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Liquidating a small business

As an entrepreneur, you need to have a plan in case you have to close your business.

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Whether you are simply retiring or you have to close down your business for less than pleasant reasons, liquidating your business and equipment can be a large job.There might be a few reasons you decide to liquidate your business.If you have too many debts to pay and not enough money, you might need to liquidate your business.A 7(a) loan is a lender-issued loan that can be used by a small business for a variety of different purposes.A 504 loan typically involves a senior loan issued by a lender and a junior loan issued by a Certified Development Company (“CDC”) along with some contribution by the Borrower.An exit strategy is how you plan on selling your investment in your business.

Other exit strategies you might consider before liquidation are mergers, acquisitions, and Initial Public Offerings.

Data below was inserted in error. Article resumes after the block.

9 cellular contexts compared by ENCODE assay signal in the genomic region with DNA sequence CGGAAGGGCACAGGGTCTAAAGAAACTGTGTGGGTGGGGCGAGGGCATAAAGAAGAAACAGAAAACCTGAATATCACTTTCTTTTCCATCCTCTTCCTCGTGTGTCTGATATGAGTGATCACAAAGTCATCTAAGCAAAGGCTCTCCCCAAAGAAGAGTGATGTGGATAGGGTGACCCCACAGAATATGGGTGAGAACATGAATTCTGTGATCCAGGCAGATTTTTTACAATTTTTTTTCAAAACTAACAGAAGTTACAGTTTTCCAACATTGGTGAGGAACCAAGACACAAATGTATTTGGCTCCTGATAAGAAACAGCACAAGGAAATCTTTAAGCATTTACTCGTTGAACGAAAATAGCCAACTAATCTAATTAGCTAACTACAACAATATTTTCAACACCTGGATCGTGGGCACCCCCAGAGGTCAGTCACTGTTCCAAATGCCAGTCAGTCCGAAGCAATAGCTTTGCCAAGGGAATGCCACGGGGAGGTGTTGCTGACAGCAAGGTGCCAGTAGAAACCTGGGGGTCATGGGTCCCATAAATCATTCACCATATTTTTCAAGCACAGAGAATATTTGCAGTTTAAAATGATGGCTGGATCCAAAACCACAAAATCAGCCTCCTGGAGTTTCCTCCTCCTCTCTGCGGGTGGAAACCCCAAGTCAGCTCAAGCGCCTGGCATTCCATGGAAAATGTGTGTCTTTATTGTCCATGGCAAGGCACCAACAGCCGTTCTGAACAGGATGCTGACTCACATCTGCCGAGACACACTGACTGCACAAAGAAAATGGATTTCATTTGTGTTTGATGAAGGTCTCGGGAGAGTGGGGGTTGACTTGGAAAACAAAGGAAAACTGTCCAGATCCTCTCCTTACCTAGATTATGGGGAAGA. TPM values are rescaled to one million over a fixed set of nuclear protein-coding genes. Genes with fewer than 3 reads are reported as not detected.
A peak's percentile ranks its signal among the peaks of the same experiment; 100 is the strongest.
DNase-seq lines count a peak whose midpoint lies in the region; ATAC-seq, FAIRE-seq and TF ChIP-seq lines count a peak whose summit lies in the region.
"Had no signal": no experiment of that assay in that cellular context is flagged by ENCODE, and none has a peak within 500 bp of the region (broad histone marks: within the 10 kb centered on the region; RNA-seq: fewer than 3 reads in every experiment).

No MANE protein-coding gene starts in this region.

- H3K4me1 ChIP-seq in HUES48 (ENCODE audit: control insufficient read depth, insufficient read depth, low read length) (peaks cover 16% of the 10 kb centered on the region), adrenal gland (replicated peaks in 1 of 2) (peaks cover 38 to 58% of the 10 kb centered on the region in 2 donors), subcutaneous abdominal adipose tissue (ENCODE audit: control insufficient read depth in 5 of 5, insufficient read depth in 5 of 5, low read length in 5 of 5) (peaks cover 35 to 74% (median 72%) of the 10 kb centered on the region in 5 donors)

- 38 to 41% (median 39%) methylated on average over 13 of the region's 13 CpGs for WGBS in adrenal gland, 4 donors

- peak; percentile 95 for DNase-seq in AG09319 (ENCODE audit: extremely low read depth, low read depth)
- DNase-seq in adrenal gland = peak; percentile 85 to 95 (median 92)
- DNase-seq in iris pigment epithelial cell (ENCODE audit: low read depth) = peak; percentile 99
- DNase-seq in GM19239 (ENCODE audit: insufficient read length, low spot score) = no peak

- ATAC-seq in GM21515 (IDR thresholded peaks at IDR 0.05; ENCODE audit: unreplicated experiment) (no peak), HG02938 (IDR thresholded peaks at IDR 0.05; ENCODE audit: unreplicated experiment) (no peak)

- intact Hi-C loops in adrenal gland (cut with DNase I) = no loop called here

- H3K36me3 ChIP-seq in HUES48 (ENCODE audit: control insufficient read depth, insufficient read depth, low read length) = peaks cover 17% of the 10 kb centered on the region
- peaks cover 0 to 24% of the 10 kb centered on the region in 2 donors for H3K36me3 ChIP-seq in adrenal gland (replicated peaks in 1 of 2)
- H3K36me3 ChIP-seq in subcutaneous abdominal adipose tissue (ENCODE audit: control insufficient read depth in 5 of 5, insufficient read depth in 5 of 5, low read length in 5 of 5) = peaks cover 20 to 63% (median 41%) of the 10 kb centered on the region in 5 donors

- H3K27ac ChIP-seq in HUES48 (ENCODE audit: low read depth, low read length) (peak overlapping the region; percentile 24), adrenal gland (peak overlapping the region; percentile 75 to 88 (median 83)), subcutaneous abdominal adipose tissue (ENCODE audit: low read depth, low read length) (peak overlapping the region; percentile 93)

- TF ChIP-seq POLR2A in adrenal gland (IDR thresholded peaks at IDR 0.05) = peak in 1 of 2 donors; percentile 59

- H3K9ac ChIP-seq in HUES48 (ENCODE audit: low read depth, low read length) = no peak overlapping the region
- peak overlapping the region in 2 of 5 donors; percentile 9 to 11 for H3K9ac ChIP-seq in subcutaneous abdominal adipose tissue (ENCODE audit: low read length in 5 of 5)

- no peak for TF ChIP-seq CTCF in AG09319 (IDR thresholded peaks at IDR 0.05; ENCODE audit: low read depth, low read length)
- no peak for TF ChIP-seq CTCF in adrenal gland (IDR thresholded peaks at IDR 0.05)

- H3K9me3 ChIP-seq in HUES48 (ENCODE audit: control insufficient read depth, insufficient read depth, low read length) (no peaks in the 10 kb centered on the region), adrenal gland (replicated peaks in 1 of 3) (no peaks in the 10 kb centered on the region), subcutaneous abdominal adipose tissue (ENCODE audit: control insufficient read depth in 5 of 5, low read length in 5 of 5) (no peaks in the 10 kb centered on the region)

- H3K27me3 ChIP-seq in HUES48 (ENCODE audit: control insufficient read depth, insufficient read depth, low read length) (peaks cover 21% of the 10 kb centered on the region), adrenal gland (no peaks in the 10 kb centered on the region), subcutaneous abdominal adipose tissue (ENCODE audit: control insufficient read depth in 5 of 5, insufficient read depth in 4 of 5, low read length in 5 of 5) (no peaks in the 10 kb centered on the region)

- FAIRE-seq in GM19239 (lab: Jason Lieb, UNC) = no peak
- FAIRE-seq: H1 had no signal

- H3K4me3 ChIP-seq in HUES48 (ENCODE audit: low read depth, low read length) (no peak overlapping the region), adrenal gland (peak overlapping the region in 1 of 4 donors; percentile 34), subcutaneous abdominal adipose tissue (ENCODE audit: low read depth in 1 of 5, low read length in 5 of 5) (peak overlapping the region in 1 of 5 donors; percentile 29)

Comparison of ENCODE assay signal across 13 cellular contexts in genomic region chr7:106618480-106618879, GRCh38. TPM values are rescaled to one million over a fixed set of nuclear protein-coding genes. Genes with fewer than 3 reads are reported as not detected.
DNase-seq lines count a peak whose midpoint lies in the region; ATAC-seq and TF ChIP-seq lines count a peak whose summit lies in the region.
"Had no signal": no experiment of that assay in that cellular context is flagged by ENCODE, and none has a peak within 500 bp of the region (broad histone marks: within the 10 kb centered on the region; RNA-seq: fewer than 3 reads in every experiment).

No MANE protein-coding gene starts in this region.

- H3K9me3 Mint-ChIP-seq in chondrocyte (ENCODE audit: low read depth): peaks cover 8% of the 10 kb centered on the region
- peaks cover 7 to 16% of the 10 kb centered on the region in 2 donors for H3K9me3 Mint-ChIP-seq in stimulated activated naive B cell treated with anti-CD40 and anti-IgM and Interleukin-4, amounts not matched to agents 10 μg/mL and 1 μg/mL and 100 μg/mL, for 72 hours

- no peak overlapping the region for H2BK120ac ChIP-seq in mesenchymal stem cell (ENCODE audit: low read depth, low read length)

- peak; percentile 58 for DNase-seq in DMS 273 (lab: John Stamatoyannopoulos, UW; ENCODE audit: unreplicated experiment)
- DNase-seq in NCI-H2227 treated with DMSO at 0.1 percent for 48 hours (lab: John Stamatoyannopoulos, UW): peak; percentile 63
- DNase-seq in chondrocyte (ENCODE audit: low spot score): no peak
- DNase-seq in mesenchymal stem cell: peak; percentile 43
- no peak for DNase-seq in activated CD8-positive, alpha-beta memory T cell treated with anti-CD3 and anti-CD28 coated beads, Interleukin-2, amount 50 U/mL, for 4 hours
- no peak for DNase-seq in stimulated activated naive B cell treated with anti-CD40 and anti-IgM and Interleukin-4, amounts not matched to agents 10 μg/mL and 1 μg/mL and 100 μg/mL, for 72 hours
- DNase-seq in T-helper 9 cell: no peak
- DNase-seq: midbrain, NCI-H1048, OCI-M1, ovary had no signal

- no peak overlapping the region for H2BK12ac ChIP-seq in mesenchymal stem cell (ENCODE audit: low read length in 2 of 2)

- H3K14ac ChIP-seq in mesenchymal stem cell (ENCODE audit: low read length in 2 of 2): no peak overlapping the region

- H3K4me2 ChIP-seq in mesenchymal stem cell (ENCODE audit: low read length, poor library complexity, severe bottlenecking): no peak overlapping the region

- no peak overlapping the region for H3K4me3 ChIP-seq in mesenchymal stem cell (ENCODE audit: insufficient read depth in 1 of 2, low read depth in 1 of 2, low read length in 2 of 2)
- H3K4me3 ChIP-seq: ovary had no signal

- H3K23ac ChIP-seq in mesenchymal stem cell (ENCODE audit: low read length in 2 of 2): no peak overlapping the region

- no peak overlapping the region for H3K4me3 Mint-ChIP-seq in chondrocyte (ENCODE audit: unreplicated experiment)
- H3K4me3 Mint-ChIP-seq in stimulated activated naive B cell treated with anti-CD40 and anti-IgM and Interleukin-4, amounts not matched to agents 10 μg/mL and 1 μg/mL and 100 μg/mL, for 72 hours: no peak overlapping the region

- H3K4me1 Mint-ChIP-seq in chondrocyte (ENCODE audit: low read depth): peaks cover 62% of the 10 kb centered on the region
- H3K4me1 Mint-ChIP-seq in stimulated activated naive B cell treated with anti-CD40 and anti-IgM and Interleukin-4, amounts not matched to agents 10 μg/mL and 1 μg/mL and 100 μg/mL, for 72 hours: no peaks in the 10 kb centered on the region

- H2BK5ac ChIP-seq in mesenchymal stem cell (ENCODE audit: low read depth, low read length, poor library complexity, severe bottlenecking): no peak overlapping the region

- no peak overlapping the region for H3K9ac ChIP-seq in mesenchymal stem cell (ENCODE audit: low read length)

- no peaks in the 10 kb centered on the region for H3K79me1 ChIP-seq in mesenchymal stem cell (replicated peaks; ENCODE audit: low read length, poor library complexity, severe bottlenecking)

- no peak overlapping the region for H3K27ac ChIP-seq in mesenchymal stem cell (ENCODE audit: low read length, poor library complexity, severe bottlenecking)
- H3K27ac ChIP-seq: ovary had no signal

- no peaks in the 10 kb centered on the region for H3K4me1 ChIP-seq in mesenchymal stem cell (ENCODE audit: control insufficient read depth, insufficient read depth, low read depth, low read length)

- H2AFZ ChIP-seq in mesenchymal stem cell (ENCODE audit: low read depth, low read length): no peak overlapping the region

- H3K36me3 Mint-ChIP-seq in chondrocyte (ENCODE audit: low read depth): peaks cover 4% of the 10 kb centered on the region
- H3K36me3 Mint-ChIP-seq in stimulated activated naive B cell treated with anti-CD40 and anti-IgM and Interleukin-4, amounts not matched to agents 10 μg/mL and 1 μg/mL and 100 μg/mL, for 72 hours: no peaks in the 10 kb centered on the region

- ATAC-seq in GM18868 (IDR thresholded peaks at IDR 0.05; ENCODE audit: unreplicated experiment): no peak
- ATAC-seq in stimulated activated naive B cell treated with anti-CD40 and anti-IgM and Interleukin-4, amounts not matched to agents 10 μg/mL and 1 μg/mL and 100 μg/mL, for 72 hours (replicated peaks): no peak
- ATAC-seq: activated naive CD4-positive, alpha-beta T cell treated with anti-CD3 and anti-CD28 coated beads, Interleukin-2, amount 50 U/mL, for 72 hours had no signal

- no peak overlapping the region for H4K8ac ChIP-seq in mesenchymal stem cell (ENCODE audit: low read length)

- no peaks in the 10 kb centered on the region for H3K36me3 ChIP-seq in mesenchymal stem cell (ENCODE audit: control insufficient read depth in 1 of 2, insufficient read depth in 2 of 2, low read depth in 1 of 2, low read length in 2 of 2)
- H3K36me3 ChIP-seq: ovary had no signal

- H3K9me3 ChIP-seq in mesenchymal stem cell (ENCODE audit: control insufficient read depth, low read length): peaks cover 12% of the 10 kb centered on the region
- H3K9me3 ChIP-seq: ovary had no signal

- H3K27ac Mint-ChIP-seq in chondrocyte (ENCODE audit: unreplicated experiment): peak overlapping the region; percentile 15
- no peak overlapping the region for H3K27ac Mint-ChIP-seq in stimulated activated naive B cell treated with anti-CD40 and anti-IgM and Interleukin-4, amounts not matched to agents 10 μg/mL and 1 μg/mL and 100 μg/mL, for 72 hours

The Small Business Administration (SBA) suggests purchasing your leases if you only have a few more payments to make.

Paying $100 to purchase your lease and selling it for $1,000 to someone else is a smart business decision.

But even five months can be too long for owners dealing with a change in personal circumstances, a sudden turn of events in the marketplace or a new business opportunity that requires immediate action.

Strategies for a Quick Business Exit Typically, a small business owner will start to prepare for a sale months or even years before the desired exit date.

Once you've decided to go out of business and liquidate, it's important to value each item you are putting up for sale -- including the business equipment and fixtures -- and get the most you can before closing down. Contact an accountant and a lawyer before liquidating your business.